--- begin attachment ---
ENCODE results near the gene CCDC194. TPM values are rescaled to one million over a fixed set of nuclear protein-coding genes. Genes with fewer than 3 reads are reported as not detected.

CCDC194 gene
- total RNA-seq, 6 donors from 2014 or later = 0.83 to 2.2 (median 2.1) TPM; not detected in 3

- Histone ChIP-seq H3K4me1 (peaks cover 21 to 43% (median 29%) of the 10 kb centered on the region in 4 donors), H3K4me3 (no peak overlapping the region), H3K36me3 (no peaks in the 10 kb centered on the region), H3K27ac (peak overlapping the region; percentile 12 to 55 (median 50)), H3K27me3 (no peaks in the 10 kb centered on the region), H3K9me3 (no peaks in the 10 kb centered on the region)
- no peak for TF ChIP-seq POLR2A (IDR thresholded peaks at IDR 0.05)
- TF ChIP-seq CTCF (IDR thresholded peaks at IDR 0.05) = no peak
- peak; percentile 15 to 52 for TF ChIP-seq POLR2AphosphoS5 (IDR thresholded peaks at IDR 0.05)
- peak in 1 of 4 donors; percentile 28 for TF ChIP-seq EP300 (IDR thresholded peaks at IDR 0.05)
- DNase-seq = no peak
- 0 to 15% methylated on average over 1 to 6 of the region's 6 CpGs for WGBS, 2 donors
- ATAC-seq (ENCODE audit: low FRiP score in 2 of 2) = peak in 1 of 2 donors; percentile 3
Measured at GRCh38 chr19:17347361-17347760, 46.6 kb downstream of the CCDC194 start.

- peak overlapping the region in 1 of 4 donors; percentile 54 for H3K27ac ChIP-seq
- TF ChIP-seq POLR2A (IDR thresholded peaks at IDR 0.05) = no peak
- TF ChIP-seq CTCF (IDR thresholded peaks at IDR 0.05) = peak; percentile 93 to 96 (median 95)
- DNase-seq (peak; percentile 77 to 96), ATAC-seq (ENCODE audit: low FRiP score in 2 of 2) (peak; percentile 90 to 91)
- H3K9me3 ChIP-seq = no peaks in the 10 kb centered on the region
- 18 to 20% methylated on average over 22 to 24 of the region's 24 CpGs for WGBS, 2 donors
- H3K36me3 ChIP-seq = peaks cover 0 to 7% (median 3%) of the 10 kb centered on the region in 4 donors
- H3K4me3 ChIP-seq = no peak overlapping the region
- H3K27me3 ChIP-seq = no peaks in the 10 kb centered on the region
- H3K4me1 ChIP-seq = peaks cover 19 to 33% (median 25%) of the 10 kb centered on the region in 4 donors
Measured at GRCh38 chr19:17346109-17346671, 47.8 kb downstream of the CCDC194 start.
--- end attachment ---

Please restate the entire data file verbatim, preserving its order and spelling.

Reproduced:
ENCODE results near the gene CCDC194. TPM values are rescaled to one million over a fixed set of nuclear protein-coding genes. Genes with fewer than 3 reads are reported as not detected.

CCDC194 gene
- total RNA-seq, 6 donors from 2014 or later = 0.83 to 2.2 (median 2.1) TPM; not detected in 3

- Histone ChIP-seq H3K4me1 (peaks cover 21 to 43% (median 29%) of the 10 kb centered on the region in 4 donors), H3K4me3 (no peak overlapping the region), H3K36me3 (no peaks in the 10 kb centered on the region), H3K27ac (peak overlapping the region; percentile 12 to 55 (median 50)), H3K27me3 (no peaks in the 10 kb centered on the region), H3K9me3 (no peaks in the 10 kb centered on the region)
- no peak for TF ChIP-seq POLR2A (IDR thresholded peaks at IDR 0.05)
- TF ChIP-seq CTCF (IDR thresholded peaks at IDR 0.05) = no peak
- peak; percentile 15 to 52 for TF ChIP-seq POLR2AphosphoS5 (IDR thresholded peaks at IDR 0.05)
- peak in 1 of 4 donors; percentile 28 for TF ChIP-seq EP300 (IDR thresholded peaks at IDR 0.05)
- DNase-seq = no peak
- 0 to 15% methylated on average over 1 to 6 of the region's 6 CpGs for WGBS, 2 donors
- ATAC-seq (ENCODE audit: low FRiP score in 2 of 2) = peak in 1 of 2 donors; percentile 3
Measured at GRCh38 chr19:17347361-17347760, 46.6 kb downstream of the CCDC194 start.

- peak overlapping the region in 1 of 4 donors; percentile 54 for H3K27ac ChIP-seq
- TF ChIP-seq POLR2A (IDR thresholded peaks at IDR 0.05) = no peak
- TF ChIP-seq CTCF (IDR thresholded peaks at IDR 0.05) = peak; percentile 93 to 96 (median 95)
- DNase-seq (peak; percentile 77 to 96), ATAC-seq (ENCODE audit: low FRiP score in 2 of 2) (peak; percentile 90 to 91)
- H3K9me3 ChIP-seq = no peaks in the 10 kb centered on the region
- 18 to 20% methylated on average over 22 to 24 of the region's 24 CpGs for WGBS, 2 donors
- H3K36me3 ChIP-seq = peaks cover 0 to 7% (median 3%) of the 10 kb centered on the region in 4 donors
- H3K4me3 ChIP-seq = no peak overlapping the region
- H3K27me3 ChIP-seq = no peaks in the 10 kb centered on the region
- H3K4me1 ChIP-seq = peaks cover 19 to 33% (median 25%) of the 10 kb centered on the region in 4 donors
Measured at GRCh38 chr19:17346109-17346671, 47.8 kb downstream of the CCDC194 start.